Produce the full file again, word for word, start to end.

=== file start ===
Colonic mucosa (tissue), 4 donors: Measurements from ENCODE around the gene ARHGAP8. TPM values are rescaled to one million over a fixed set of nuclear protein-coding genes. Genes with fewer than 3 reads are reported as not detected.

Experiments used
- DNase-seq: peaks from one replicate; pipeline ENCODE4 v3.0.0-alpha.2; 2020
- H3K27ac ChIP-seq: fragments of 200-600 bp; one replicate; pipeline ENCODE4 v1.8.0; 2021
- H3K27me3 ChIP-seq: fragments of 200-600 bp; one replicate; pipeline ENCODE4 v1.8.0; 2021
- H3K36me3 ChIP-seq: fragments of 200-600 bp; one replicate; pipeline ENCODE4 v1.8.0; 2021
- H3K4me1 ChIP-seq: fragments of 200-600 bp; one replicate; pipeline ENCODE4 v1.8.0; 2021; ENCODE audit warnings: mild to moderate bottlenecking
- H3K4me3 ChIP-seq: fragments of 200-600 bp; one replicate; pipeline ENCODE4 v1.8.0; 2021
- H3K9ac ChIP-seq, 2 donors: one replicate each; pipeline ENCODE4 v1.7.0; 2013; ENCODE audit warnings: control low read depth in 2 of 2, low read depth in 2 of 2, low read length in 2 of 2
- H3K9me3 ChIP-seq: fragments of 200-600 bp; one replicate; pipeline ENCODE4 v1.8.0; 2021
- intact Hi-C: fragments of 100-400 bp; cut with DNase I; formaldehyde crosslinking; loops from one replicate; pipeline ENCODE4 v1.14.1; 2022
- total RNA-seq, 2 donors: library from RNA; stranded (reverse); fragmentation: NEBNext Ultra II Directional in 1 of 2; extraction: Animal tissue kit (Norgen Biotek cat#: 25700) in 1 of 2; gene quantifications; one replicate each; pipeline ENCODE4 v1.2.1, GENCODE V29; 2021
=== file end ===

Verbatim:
Colonic mucosa (tissue), 4 donors: Measurements from ENCODE around the gene ARHGAP8. TPM values are rescaled to one million over a fixed set of nuclear protein-coding genes. Genes with fewer than 3 reads are reported as not detected.

Experiments used
- DNase-seq: peaks from one replicate; pipeline ENCODE4 v3.0.0-alpha.2; 2020
- H3K27ac ChIP-seq: fragments of 200-600 bp; one replicate; pipeline ENCODE4 v1.8.0; 2021
- H3K27me3 ChIP-seq: fragments of 200-600 bp; one replicate; pipeline ENCODE4 v1.8.0; 2021
- H3K36me3 ChIP-seq: fragments of 200-600 bp; one replicate; pipeline ENCODE4 v1.8.0; 2021
- H3K4me1 ChIP-seq: fragments of 200-600 bp; one replicate; pipeline ENCODE4 v1.8.0; 2021; ENCODE audit warnings: mild to moderate bottlenecking
- H3K4me3 ChIP-seq: fragments of 200-600 bp; one replicate; pipeline ENCODE4 v1.8.0; 2021
- H3K9ac ChIP-seq, 2 donors: one replicate each; pipeline ENCODE4 v1.7.0; 2013; ENCODE audit warnings: control low read depth in 2 of 2, low read depth in 2 of 2, low read length in 2 of 2
- H3K9me3 ChIP-seq: fragments of 200-600 bp; one replicate; pipeline ENCODE4 v1.8.0; 2021
- intact Hi-C: fragments of 100-400 bp; cut with DNase I; formaldehyde crosslinking; loops from one replicate; pipeline ENCODE4 v1.14.1; 2022
- total RNA-seq, 2 donors: library from RNA; stranded (reverse); fragmentation: NEBNext Ultra II Directional in 1 of 2; extraction: Animal tissue kit (Norgen Biotek cat#: 25700) in 1 of 2; gene quantifications; one replicate each; pipeline ENCODE4 v1.2.1, GENCODE V29; 2021